Megaloblast. Now there’s a word you don’t hear every day. The root -blast (from the Greek blastos, meaning germ or bud) may be somewhat familiar since we talk about blast cells (very young hematopoietic precursor cells) in hematology. And megalo- (from the Greek megas, meaning large or great) is also used fairly frequently, as in splenomegaly (enlargement of the spleen). So does “megaloblast” just mean a large, immature cell? We’ll answer this question, and many more, in this discussion of megaloblastic anemia.
After listening to this AudioBrick, you should be able to:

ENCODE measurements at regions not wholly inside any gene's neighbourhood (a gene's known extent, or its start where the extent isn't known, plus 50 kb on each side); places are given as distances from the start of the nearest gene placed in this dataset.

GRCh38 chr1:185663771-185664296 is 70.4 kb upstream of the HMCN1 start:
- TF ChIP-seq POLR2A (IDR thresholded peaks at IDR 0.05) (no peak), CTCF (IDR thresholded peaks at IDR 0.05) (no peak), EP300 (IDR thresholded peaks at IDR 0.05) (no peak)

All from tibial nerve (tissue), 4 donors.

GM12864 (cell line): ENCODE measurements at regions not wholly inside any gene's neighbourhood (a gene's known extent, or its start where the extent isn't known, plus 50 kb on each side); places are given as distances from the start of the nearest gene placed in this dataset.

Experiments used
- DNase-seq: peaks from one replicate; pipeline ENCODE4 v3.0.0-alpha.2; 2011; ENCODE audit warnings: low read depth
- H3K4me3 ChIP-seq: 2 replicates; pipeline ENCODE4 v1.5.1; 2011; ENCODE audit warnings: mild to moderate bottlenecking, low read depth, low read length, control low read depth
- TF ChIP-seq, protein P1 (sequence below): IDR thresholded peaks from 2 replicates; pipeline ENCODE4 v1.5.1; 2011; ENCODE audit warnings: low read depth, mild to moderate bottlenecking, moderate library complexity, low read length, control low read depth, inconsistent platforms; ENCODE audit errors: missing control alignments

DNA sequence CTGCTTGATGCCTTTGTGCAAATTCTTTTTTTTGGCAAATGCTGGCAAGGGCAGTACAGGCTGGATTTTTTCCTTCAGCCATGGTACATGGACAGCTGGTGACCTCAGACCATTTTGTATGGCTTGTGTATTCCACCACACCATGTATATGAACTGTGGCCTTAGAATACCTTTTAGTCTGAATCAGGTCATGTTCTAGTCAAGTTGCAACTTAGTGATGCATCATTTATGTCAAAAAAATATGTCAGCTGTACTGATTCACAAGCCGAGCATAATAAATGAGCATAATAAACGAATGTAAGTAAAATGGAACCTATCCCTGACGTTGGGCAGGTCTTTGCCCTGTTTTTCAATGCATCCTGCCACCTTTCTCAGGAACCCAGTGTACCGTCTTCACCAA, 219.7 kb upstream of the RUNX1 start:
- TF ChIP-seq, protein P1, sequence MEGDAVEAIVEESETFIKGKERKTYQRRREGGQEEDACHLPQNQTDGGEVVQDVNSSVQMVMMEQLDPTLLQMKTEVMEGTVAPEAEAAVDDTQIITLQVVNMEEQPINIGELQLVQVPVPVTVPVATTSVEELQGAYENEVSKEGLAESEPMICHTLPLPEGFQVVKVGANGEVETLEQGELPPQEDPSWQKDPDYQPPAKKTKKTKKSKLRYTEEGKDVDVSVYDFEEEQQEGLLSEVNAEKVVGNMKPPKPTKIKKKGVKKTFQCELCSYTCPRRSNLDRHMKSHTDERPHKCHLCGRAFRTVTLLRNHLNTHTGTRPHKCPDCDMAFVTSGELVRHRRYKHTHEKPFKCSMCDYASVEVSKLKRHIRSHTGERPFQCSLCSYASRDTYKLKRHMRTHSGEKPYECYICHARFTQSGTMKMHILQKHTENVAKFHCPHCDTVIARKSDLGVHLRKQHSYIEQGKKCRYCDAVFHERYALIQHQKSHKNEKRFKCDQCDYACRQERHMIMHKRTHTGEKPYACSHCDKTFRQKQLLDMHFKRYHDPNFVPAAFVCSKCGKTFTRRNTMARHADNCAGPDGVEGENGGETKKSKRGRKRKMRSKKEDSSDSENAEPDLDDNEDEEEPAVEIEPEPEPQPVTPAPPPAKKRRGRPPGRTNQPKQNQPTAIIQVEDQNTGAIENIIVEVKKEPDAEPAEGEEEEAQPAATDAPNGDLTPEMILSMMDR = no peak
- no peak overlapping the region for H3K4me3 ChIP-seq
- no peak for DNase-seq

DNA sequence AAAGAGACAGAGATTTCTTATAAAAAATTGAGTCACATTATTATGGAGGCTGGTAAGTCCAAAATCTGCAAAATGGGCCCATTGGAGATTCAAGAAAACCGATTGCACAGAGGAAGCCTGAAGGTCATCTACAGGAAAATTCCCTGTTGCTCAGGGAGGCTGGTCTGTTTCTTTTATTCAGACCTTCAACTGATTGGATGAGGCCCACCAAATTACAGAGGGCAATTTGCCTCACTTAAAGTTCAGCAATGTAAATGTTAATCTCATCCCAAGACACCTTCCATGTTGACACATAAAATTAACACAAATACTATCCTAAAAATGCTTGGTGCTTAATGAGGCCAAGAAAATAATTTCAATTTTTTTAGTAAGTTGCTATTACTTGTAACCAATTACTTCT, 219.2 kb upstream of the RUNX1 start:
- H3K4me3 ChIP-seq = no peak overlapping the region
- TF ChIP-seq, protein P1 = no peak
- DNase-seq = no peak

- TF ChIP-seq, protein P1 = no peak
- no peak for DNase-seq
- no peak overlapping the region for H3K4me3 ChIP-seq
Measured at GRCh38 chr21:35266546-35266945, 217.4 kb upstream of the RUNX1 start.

- Describe the pathogenesis of megaloblastic anemia.
- List common causes of B12 and folate deficiency and associated nonhematologic symptoms of each.
- List and understand the characteristic complete blood count values in megaloblastic anemia.
- Describe and identify the morphologic changes present in the blood and bone marrow in a patient with megaloblastic anemia.
- Describe the treatment of megaloblastic anemia.
You can also check out the original brick on Megaloblastic Anemia from our Hematology collection, which is available for free.
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